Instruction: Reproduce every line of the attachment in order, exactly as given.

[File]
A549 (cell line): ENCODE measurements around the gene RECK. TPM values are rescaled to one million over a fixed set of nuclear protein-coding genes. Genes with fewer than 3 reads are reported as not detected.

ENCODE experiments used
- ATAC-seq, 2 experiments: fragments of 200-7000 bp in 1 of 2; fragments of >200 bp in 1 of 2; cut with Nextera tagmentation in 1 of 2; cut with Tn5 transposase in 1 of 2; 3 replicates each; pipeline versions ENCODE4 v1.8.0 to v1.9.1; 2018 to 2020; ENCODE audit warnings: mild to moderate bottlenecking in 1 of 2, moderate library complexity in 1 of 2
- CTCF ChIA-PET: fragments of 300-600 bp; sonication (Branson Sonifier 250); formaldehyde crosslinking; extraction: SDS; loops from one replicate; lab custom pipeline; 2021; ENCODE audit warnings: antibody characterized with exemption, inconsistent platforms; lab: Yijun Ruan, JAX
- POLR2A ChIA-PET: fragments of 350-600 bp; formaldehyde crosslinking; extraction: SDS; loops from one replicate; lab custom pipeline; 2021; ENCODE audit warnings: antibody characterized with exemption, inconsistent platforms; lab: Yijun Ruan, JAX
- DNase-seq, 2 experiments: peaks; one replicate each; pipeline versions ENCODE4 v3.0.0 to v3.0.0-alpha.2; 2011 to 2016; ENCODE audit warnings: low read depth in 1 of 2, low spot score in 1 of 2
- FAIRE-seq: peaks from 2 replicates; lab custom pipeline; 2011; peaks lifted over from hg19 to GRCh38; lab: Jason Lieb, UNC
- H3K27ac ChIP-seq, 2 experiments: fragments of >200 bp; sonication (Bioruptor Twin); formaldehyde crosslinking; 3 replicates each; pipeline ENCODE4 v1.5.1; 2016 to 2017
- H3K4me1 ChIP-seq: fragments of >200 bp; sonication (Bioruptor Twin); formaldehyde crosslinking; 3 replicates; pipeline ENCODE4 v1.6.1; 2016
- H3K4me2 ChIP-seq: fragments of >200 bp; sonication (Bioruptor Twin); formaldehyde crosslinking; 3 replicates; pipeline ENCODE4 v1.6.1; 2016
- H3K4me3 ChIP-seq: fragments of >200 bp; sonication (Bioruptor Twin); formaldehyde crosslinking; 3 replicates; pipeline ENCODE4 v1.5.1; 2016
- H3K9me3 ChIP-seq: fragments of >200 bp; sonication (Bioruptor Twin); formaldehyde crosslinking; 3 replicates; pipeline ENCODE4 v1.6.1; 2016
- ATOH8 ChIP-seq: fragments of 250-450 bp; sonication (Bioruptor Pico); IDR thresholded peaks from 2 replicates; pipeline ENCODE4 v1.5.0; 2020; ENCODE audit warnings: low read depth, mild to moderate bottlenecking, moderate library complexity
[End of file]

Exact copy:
A549 (cell line): ENCODE measurements around the gene RECK. TPM values are rescaled to one million over a fixed set of nuclear protein-coding genes. Genes with fewer than 3 reads are reported as not detected.

ENCODE experiments used
- ATAC-seq, 2 experiments: fragments of 200-7000 bp in 1 of 2; fragments of >200 bp in 1 of 2; cut with Nextera tagmentation in 1 of 2; cut with Tn5 transposase in 1 of 2; 3 replicates each; pipeline versions ENCODE4 v1.8.0 to v1.9.1; 2018 to 2020; ENCODE audit warnings: mild to moderate bottlenecking in 1 of 2, moderate library complexity in 1 of 2
- CTCF ChIA-PET: fragments of 300-600 bp; sonication (Branson Sonifier 250); formaldehyde crosslinking; extraction: SDS; loops from one replicate; lab custom pipeline; 2021; ENCODE audit warnings: antibody characterized with exemption, inconsistent platforms; lab: Yijun Ruan, JAX
- POLR2A ChIA-PET: fragments of 350-600 bp; formaldehyde crosslinking; extraction: SDS; loops from one replicate; lab custom pipeline; 2021; ENCODE audit warnings: antibody characterized with exemption, inconsistent platforms; lab: Yijun Ruan, JAX
- DNase-seq, 2 experiments: peaks; one replicate each; pipeline versions ENCODE4 v3.0.0 to v3.0.0-alpha.2; 2011 to 2016; ENCODE audit warnings: low read depth in 1 of 2, low spot score in 1 of 2
- FAIRE-seq: peaks from 2 replicates; lab custom pipeline; 2011; peaks lifted over from hg19 to GRCh38; lab: Jason Lieb, UNC
- H3K27ac ChIP-seq, 2 experiments: fragments of >200 bp; sonication (Bioruptor Twin); formaldehyde crosslinking; 3 replicates each; pipeline ENCODE4 v1.5.1; 2016 to 2017
- H3K4me1 ChIP-seq: fragments of >200 bp; sonication (Bioruptor Twin); formaldehyde crosslinking; 3 replicates; pipeline ENCODE4 v1.6.1; 2016
- H3K4me2 ChIP-seq: fragments of >200 bp; sonication (Bioruptor Twin); formaldehyde crosslinking; 3 replicates; pipeline ENCODE4 v1.6.1; 2016
- H3K4me3 ChIP-seq: fragments of >200 bp; sonication (Bioruptor Twin); formaldehyde crosslinking; 3 replicates; pipeline ENCODE4 v1.5.1; 2016
- H3K9me3 ChIP-seq: fragments of >200 bp; sonication (Bioruptor Twin); formaldehyde crosslinking; 3 replicates; pipeline ENCODE4 v1.6.1; 2016
- ATOH8 ChIP-seq: fragments of 250-450 bp; sonication (Bioruptor Pico); IDR thresholded peaks from 2 replicates; pipeline ENCODE4 v1.5.0; 2020; ENCODE audit warnings: low read depth, mild to moderate bottlenecking, moderate library complexity